Safety is Boring

Few things are more mundane than obsessing over the details of safe work practices. And that’s exactly why obsessing is so important.

When the importance of staying safe is so obvious — when the reason is as basic as making sure everyone goes home from work in one piece — why is it so hard to instill a safety culture? Why do people ignore rules created for their own protection? And why do employers sometimes enforce them less consistently than they should?

One theory I have is that for many of us, safety preaching aimed in our direction sounds like nagging. Put on those safety glasses? Yeah, yeah. Lock out and tag out that machine you’re servicing? Hey, it’s a small job. It’ll only take two minutes.

Little petty rules just get in the way. Nothing bad ever happens when we neglect to put on a hardhat, or fail to shore a trench that’s only a few feet deep, or ignore frayed insulation on a power cord. Nothing ever happens — until it does. And then, well …

Setting an example

In that spirit, we must recognize the E.H. Aldrich Station Water Treatment Facility in Elrama, Pa., subject of a profile in this issue of WSO. Team members there, as of late 2012, had worked 11 years — some 387,000 employee hours — without recording an accident that caused someone to lose time at work (and I hope our featuring them on these pages doesn’t jinx them).

Now, water treatment plants aren’t exactly notorious for being dangerous workplaces. But still, 11 years injury-free is a long time, and people there work around electricity, motors, wet floors, stairways, ladders, chemicals and more.

Staying safe at this facility, as at any workplace with a commendable safety record, is about the culture. It’s not about individual people being extra careful. It’s about leadership insisting on safe practices and, more important, processes designed with safety as the paramount concern.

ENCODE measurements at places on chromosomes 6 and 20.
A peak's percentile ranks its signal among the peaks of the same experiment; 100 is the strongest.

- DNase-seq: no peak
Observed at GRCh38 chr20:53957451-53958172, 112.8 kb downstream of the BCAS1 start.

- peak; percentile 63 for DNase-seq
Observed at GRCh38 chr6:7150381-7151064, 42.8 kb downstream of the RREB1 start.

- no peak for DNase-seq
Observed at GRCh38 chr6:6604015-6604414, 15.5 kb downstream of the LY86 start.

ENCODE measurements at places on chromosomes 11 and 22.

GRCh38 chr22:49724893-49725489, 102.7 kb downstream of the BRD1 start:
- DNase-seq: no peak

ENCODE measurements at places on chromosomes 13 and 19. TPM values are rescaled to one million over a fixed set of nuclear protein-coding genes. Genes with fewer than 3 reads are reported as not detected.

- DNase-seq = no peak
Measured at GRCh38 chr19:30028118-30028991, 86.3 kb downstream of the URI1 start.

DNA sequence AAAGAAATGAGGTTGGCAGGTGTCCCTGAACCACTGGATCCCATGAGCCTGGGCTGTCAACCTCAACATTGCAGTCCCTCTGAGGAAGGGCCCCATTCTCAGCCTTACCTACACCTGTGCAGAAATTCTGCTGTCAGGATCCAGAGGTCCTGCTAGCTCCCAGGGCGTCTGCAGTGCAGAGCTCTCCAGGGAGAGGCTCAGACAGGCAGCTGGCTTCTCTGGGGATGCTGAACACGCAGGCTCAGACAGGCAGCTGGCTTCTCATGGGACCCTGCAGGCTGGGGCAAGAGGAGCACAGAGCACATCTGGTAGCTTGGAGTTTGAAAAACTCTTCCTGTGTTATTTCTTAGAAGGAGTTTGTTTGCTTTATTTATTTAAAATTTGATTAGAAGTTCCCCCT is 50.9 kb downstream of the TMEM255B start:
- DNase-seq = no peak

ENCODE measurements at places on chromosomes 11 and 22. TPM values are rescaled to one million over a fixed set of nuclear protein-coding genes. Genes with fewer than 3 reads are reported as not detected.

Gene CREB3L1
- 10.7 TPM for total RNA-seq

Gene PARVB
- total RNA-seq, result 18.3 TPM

Dan Hufton, senior production director at this plant, operated by Pennsylvania American Water, sums it up: “We don’t decide how to do something first. We decide how to keep everyone safe first.” The team members discuss safety at every meeting, and the leaders reward people for safety achievements.

Ignore the stats

There’s another thing you can be pretty sure that leaders of this and other safe facilities do, and that’s avoid taking too much pride in statistics. Because what does an 11-year perfect record mean if next week someone gets injured through carelessness or a bad process?

I once knew a mining company executive who had been in charge of a South American coal mine for several years, during which time his site compiled a safety record — based on statistics of workplace injuries — far below global norms for the industry.

“You must be proud,” I once said to him. He replied, “I am ashamed to say that two workers were killed during the time I was in charge.” In his view, the only acceptable injury rate was zero. He felt that around any workplace mishap, one could always find something that could have or should have been done to prevent it. He was reluctant to accept that “accidents happen.”

Keeping watch

That attitude starts from the top in any safety culture. And somehow it gets conveyed in ways that are not boring. Simply pestering people about safety — insisting that they “be more careful” — isn’t enough. And yet there needs to be an obsessiveness about the mundane details of keeping the workplace safe.

The expectation — clearly and repeatedly communicated — is that first of all, everyone will go home each day without an intervening visit to a hospital. And that expectation of course is undermined unless every team member is on board with it.

In other words, yes, there are safety rules here, and yes, following them is a condition of working on this team. On that point there is no negotiation. In such a context, safety lessons become less mundane, less like nagging, less boring. And that’s part of how those long injury-free spells get started, and continue.


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